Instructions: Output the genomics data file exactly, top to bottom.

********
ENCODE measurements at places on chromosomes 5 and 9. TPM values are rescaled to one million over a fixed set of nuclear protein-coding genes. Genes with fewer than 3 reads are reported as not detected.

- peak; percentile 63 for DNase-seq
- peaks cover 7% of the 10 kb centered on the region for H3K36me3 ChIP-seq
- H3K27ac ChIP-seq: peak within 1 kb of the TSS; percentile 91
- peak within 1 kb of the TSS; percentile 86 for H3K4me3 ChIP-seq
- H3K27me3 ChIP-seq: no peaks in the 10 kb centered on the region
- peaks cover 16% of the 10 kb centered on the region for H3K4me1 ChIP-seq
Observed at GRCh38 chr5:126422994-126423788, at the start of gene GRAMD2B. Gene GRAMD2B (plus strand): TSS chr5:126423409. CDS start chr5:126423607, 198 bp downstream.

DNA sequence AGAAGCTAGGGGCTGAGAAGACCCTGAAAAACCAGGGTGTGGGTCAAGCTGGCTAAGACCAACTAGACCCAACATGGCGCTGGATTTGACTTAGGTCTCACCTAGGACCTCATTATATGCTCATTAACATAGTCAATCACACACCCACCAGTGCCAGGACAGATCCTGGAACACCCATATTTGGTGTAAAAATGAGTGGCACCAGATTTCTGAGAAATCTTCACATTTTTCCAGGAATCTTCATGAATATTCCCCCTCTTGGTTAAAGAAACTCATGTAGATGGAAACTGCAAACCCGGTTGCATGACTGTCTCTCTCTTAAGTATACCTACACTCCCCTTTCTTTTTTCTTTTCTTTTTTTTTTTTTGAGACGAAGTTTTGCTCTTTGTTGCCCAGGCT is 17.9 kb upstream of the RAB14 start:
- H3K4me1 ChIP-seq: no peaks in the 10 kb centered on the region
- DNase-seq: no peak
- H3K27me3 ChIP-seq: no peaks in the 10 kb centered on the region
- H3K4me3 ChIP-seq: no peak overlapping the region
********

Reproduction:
ENCODE measurements at places on chromosomes 5 and 9. TPM values are rescaled to one million over a fixed set of nuclear protein-coding genes. Genes with fewer than 3 reads are reported as not detected.

- peak; percentile 63 for DNase-seq
- peaks cover 7% of the 10 kb centered on the region for H3K36me3 ChIP-seq
- H3K27ac ChIP-seq: peak within 1 kb of the TSS; percentile 91
- peak within 1 kb of the TSS; percentile 86 for H3K4me3 ChIP-seq
- H3K27me3 ChIP-seq: no peaks in the 10 kb centered on the region
- peaks cover 16% of the 10 kb centered on the region for H3K4me1 ChIP-seq
Observed at GRCh38 chr5:126422994-126423788, at the start of gene GRAMD2B. Gene GRAMD2B (plus strand): TSS chr5:126423409. CDS start chr5:126423607, 198 bp downstream.

DNA sequence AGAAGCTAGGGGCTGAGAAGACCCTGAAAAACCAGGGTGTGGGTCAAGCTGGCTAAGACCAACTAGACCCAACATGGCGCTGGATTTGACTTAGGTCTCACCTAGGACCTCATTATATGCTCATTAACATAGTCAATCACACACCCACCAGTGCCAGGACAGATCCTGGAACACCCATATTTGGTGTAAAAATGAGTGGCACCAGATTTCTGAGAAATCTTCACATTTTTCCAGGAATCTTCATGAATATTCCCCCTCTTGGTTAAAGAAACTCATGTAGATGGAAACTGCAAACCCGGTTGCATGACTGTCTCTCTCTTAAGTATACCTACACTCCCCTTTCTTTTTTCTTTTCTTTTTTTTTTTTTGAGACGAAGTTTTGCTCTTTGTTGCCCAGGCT is 17.9 kb upstream of the RAB14 start:
- H3K4me1 ChIP-seq: no peaks in the 10 kb centered on the region
- DNase-seq: no peak
- H3K27me3 ChIP-seq: no peaks in the 10 kb centered on the region
- H3K4me3 ChIP-seq: no peak overlapping the region